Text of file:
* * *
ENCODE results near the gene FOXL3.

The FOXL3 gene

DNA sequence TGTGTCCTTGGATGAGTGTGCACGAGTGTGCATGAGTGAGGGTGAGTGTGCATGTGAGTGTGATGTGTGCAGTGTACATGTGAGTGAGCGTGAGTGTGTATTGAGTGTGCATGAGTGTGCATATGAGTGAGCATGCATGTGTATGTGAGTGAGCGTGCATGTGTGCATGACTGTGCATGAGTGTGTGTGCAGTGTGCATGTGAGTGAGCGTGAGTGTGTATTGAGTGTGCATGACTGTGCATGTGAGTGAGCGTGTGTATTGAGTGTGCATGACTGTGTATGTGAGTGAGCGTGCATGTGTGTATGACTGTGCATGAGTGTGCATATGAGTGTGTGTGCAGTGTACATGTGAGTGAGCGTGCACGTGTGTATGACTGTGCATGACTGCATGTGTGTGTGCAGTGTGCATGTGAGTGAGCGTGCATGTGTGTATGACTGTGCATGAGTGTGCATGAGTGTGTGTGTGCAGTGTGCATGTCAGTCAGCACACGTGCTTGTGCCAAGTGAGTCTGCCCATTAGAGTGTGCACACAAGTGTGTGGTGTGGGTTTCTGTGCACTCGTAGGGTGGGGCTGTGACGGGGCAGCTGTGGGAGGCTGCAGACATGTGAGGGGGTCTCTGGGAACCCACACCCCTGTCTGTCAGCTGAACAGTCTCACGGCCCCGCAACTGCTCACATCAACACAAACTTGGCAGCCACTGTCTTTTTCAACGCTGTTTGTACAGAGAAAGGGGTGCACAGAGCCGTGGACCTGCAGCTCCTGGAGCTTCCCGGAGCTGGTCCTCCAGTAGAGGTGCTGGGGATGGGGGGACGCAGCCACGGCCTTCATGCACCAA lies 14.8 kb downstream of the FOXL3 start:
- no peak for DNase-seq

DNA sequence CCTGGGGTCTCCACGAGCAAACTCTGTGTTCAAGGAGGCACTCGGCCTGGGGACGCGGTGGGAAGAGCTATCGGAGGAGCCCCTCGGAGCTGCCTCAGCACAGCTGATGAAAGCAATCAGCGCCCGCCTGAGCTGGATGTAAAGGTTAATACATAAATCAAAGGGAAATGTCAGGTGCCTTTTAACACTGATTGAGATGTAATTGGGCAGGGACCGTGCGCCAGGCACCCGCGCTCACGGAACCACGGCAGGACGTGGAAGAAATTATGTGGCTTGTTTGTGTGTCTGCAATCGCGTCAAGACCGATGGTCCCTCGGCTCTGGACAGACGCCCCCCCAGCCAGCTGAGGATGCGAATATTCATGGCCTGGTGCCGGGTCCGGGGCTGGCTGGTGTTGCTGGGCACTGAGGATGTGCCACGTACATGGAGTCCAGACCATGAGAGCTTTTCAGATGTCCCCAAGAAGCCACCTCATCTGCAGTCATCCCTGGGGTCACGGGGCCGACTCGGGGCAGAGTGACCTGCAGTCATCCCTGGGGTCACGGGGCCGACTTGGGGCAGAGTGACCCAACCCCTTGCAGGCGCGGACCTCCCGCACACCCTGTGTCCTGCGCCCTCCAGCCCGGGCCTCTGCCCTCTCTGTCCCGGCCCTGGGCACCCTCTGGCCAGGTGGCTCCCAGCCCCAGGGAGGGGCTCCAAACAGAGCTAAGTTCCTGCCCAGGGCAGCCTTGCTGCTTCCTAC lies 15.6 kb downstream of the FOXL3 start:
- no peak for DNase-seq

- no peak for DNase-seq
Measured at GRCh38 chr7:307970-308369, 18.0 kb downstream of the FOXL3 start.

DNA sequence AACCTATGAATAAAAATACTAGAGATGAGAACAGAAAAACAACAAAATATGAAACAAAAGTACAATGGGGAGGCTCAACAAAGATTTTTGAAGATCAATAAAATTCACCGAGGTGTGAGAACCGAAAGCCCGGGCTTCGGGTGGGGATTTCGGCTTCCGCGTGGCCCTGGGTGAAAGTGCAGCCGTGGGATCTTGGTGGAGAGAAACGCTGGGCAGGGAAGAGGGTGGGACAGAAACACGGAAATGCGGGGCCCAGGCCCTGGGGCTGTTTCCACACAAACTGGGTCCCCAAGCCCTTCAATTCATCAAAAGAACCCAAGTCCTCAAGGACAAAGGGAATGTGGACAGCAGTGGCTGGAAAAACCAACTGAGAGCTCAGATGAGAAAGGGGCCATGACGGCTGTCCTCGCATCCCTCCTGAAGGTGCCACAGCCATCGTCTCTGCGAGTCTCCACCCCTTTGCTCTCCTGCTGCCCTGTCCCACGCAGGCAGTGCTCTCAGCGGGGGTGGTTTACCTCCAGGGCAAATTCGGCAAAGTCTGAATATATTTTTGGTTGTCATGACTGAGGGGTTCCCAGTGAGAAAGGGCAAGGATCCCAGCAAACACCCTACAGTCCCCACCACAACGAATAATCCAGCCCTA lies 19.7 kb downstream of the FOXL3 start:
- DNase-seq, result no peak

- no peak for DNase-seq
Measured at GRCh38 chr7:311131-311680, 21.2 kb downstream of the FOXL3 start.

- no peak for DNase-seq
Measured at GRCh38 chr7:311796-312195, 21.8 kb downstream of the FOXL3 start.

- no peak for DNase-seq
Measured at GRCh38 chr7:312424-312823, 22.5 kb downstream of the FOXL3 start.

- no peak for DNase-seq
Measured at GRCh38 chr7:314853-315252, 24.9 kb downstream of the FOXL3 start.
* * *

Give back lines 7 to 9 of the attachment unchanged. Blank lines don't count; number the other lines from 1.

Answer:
- no peak for DNase-seq
Measured at GRCh38 chr7:307970-308369, 18.0 kb downstream of the FOXL3 start.

DNA sequence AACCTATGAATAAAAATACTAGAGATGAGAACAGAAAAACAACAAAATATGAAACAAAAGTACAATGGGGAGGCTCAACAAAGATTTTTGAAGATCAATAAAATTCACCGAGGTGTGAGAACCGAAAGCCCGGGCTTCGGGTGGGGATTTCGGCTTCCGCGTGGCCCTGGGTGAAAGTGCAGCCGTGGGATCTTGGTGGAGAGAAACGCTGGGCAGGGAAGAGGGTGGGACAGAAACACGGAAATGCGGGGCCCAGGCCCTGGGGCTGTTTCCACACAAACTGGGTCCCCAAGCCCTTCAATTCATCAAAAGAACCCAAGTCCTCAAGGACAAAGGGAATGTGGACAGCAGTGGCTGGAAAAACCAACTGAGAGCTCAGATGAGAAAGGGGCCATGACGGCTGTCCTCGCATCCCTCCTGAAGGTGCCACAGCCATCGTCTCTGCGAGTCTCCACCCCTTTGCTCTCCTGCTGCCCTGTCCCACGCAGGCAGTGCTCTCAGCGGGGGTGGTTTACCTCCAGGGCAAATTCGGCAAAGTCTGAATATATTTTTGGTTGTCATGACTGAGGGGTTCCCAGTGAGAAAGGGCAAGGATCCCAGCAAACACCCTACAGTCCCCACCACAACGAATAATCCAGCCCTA lies 19.7 kb downstream of the FOXL3 start: